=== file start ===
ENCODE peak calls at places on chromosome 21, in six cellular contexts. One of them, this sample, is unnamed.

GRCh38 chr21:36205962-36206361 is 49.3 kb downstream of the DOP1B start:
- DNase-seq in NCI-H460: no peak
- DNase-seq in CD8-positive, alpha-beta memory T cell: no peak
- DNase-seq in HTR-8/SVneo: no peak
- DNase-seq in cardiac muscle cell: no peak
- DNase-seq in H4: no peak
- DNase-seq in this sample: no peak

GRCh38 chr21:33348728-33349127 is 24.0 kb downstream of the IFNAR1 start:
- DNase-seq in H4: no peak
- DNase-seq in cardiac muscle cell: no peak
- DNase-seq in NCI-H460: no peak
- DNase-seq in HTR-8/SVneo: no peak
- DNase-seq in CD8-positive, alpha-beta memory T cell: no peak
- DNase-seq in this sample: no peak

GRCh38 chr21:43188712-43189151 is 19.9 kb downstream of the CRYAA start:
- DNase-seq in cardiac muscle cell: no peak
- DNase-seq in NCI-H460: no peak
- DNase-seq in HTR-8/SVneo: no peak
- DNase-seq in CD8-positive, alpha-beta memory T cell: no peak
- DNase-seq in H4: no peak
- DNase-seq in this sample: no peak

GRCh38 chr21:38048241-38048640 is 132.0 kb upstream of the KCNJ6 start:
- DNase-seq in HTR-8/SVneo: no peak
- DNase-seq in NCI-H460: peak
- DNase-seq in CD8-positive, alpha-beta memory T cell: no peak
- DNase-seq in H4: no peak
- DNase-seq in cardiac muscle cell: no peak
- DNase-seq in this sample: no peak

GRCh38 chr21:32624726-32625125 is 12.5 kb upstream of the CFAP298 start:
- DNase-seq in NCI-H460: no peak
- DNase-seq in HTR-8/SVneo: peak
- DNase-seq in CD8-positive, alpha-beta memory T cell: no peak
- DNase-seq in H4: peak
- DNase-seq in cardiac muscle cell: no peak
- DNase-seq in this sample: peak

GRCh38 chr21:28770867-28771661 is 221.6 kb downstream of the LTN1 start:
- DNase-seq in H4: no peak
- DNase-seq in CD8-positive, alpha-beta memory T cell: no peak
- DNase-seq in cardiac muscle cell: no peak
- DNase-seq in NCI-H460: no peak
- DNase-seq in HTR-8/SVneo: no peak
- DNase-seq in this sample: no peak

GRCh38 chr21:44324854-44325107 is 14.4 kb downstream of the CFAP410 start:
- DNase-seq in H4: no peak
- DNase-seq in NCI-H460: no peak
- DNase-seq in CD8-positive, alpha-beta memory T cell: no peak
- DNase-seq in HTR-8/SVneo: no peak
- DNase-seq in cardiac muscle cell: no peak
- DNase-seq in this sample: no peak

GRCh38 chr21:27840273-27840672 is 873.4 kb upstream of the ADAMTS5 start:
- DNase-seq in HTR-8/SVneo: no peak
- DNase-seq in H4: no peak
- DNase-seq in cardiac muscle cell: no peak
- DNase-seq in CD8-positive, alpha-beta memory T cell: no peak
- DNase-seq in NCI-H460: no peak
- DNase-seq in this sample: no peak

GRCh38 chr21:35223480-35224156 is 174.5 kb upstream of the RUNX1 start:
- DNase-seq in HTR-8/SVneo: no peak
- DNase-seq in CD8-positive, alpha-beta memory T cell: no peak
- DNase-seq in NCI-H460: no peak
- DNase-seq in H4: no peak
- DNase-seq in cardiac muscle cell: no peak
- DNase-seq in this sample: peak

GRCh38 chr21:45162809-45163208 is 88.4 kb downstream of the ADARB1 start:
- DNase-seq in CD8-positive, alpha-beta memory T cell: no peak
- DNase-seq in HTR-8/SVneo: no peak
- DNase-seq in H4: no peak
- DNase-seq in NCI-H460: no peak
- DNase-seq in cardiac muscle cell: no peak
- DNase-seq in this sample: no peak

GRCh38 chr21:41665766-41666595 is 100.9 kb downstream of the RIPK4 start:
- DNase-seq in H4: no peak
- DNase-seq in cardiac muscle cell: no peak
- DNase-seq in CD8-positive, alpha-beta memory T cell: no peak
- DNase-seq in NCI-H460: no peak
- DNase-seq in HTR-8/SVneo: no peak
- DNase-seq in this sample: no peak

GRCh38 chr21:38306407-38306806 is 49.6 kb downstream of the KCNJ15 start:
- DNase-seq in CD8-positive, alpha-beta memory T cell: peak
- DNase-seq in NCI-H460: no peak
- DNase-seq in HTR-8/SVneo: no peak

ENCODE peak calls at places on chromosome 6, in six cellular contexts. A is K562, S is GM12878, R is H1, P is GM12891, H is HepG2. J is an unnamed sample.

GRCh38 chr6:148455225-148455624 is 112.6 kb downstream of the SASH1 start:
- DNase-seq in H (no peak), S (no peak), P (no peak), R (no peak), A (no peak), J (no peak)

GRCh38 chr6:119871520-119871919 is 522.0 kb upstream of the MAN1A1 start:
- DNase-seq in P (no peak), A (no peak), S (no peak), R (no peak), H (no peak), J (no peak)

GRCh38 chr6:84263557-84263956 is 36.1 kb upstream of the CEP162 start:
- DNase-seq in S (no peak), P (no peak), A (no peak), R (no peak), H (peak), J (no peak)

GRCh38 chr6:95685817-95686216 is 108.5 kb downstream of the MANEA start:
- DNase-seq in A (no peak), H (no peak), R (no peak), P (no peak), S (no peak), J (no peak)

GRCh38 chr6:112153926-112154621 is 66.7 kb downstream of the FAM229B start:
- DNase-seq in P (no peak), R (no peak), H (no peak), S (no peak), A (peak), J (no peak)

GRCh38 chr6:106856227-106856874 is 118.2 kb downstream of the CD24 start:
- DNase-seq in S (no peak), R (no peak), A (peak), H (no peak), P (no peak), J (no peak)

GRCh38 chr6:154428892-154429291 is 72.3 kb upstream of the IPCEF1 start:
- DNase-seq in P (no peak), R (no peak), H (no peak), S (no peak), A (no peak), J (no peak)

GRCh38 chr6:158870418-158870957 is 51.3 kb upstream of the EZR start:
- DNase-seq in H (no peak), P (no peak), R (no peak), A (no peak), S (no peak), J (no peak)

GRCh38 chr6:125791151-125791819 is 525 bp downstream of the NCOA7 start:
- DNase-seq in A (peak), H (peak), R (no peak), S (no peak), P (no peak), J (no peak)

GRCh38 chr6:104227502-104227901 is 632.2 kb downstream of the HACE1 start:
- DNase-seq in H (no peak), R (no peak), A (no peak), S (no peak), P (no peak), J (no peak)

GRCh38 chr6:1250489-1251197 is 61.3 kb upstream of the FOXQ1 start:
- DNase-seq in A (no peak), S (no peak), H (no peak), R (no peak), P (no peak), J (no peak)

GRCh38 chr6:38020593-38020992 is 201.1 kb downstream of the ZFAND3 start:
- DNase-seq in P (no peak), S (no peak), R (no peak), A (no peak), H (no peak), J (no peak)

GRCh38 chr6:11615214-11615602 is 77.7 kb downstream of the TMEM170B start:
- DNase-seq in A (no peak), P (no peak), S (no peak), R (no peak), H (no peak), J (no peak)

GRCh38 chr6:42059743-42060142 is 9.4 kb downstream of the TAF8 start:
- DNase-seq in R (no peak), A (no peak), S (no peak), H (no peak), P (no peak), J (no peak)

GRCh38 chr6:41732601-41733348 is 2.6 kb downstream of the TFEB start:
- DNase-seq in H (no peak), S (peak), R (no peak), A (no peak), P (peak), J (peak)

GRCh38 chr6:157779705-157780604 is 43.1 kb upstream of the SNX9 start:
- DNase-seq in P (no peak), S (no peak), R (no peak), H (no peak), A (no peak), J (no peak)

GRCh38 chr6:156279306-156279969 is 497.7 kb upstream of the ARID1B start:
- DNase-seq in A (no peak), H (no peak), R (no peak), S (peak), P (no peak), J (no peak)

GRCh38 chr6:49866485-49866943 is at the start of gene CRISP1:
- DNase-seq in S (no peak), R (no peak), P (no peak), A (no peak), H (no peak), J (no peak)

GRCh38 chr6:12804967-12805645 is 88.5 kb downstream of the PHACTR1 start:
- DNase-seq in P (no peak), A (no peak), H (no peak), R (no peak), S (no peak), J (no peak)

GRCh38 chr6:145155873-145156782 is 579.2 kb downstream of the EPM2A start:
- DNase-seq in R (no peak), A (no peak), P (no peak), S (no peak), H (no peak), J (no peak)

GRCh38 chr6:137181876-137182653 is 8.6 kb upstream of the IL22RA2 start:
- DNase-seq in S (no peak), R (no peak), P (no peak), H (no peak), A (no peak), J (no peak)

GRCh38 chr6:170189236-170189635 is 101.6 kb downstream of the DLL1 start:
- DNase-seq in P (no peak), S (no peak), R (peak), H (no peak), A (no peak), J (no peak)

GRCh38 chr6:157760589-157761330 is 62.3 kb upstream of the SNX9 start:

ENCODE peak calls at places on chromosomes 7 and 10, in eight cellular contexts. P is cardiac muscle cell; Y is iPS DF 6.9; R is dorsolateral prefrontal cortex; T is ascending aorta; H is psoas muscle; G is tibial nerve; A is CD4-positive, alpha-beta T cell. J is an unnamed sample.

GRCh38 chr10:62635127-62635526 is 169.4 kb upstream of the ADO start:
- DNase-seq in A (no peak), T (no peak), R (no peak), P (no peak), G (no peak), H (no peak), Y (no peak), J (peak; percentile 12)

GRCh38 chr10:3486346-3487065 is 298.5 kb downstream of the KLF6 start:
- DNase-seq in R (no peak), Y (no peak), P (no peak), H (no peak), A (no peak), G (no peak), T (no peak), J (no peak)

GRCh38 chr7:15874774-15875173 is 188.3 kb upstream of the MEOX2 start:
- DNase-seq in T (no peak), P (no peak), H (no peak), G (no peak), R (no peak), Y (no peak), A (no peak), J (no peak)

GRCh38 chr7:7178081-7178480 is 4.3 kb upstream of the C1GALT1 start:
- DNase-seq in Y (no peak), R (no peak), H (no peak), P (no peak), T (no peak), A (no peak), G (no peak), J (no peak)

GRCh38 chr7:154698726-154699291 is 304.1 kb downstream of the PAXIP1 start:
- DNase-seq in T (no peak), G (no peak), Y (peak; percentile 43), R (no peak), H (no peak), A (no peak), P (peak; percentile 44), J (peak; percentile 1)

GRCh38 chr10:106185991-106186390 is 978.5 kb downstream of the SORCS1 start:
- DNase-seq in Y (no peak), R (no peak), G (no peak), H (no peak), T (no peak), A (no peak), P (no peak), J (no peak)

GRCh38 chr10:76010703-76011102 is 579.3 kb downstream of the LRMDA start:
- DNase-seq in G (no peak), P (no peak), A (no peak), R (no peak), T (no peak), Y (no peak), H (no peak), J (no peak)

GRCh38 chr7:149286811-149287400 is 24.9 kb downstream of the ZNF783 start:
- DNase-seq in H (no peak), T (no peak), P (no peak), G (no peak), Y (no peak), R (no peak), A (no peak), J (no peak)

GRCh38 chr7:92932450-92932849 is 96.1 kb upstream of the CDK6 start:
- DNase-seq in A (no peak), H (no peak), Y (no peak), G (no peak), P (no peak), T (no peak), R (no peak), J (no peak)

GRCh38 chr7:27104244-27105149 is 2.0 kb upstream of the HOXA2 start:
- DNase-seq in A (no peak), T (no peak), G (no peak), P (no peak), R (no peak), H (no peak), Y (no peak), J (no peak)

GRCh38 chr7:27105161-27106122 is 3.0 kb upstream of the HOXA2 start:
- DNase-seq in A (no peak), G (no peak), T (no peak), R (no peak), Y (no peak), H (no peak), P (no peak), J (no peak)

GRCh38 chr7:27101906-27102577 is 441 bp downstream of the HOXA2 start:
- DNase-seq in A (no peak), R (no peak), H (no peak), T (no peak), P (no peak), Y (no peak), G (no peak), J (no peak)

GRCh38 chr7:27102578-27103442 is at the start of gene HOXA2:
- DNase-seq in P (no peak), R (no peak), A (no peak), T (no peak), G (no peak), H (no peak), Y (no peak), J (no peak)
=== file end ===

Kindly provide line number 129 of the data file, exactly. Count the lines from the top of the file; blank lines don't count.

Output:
ENCODE peak calls at places on chromosomes 7 and 10, in eight cellular contexts. P is cardiac muscle cell; Y is iPS DF 6.9; R is dorsolateral prefrontal cortex; T is ascending aorta; H is psoas muscle; G is tibial nerve; A is CD4-positive, alpha-beta T cell. J is an unnamed sample.